Stranger Than Non-Fiction


Towson professor and member of the D.C. Illustrators Club, George Tuggle. — Photo: Stephen Weigel

By: Whitney de Valroger Managing Editor

Towson professor and member of the D.C. Illustrators Club, George Tuggle. -- Photo: Stephen Weigel

Art and science are generally separate fields of intellect, but this month, their worlds collide. The Montgomery College Communication Arts Technologies gallery continues their year-long science-meets-art theme called Intersections with “Worlds Collide: The Art of Science Fiction,” an exhibit showcasing art in science fiction.

Passing individuals were treated to an intimate reception on October 5, 2011 in the CAT gallery, located in Room 106 on the lower level of the Rockville Technical Center. Besides the snacks and refreshments, visitors could feast their eyes on prints of science fiction pop art.

From the brilliant fantasy landscapes of Dinotopia to a unique artist rendition of the beloved protocol android C-3PO, the gallery is filled with high quality prints of science fiction art from professional artists. Each wall of the gallery contains a theme. One wall displays fantasy pieces, another space travel and another featuring aliens and monsters of the science fiction world. While all the walls display different subjects, all pieces show a small part of what science fiction is all about.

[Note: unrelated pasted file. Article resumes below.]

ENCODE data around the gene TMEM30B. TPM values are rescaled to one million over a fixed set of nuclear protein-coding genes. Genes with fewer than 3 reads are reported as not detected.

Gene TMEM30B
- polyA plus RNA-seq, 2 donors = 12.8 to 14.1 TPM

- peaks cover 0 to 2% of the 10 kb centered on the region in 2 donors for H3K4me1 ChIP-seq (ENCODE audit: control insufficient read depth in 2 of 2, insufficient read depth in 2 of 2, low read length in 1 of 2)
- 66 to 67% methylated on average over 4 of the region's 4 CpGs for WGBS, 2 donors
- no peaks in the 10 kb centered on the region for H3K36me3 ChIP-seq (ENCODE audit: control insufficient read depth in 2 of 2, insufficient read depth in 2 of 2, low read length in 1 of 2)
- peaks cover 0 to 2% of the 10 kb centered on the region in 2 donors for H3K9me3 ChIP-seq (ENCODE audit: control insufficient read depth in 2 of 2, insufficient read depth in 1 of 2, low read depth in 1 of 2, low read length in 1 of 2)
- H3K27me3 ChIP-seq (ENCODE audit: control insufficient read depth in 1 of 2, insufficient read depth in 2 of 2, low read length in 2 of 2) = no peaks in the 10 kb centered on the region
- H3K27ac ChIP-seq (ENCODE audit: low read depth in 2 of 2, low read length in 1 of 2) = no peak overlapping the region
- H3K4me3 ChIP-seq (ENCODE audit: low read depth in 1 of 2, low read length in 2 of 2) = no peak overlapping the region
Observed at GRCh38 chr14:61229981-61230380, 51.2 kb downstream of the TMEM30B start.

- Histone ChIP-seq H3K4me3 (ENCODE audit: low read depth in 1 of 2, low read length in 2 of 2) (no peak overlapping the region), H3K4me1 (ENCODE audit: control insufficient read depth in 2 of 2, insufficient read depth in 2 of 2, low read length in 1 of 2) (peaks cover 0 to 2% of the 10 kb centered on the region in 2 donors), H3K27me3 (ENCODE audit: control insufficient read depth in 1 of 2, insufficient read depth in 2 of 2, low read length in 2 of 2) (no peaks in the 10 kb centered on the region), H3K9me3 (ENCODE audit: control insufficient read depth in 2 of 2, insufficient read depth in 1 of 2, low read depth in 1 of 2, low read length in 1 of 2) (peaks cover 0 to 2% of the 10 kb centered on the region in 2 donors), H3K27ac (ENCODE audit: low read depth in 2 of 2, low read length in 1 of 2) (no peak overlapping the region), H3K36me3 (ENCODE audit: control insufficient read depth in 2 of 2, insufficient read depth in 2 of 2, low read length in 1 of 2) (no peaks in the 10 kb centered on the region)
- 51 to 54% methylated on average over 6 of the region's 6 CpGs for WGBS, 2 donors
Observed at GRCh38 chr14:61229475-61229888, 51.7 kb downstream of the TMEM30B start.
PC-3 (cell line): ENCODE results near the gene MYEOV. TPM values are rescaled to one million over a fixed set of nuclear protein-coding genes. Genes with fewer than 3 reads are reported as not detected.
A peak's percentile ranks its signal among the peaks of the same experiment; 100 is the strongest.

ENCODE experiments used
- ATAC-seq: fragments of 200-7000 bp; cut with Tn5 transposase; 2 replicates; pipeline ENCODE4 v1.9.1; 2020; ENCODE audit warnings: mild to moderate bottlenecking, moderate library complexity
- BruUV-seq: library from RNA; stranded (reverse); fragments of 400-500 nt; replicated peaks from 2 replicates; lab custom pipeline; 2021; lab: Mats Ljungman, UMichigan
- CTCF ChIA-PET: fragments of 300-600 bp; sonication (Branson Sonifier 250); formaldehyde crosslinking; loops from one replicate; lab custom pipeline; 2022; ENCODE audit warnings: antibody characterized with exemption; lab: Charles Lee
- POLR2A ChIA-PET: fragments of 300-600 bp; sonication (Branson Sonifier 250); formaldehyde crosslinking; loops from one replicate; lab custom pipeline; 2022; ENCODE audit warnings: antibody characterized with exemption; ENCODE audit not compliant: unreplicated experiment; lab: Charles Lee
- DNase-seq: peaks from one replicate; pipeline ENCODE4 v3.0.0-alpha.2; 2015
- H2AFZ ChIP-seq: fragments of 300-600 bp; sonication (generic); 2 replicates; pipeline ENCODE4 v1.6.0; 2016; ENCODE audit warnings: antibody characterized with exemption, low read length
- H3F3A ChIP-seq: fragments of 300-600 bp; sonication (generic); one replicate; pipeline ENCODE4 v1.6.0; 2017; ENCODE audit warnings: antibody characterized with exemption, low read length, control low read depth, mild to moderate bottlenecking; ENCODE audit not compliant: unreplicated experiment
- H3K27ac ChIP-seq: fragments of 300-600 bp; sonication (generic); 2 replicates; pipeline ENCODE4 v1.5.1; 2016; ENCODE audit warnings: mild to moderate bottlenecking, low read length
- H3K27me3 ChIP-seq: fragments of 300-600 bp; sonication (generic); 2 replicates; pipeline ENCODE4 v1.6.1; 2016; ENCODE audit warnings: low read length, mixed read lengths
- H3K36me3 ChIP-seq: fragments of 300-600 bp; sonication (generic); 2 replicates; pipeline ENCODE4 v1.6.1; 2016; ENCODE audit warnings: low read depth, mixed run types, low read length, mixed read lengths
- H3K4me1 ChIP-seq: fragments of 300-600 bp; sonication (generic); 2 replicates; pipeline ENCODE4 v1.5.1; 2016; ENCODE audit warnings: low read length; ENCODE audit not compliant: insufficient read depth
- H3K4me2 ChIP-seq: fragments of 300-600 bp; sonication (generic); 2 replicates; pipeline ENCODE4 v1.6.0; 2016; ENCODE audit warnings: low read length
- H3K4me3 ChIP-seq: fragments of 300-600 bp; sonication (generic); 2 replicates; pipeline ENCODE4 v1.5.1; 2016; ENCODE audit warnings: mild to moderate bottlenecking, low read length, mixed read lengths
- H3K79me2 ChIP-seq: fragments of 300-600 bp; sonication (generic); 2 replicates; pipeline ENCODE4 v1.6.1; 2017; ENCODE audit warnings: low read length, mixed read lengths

Each piece provides the viewer a unique glimpse into strange and exotic worlds. Worlds where dinosaurs and people coexist, and grotesque creatures terrorize and fascinate our imaginations. Many will recognize famous movie characters like Godzilla and Frankenstein, while hardcore science fiction buffs may recognize cover art to 1980’s novels such as Identity Plunderers and Wind from the Sun.

The brain behind this exhibit is Martha Vaughan, a professor in the Communication Arts Technologies department at MC-R. The idea came when a colleague suggested organizing a science fiction art show. The idea grew from there, and with the help of numerous artists, Vaughan assembled a collection of limited edition prints for the exhibit.

While some of the prints were donated via high resolution computer images and printed with the artist’s permission, others are limited edition, and had to be purchased. These limited edition prints are from a limited run, individually numbered, and can range from about $60 to $300.

The exhibit is open now until October 28 and opened to the public in the lower level of Technical Center building. The next exhibit to continue Intersections is “Experiments: Where Art Meets Science: The CAT Faculty and Staff Exhibition,” starting in November.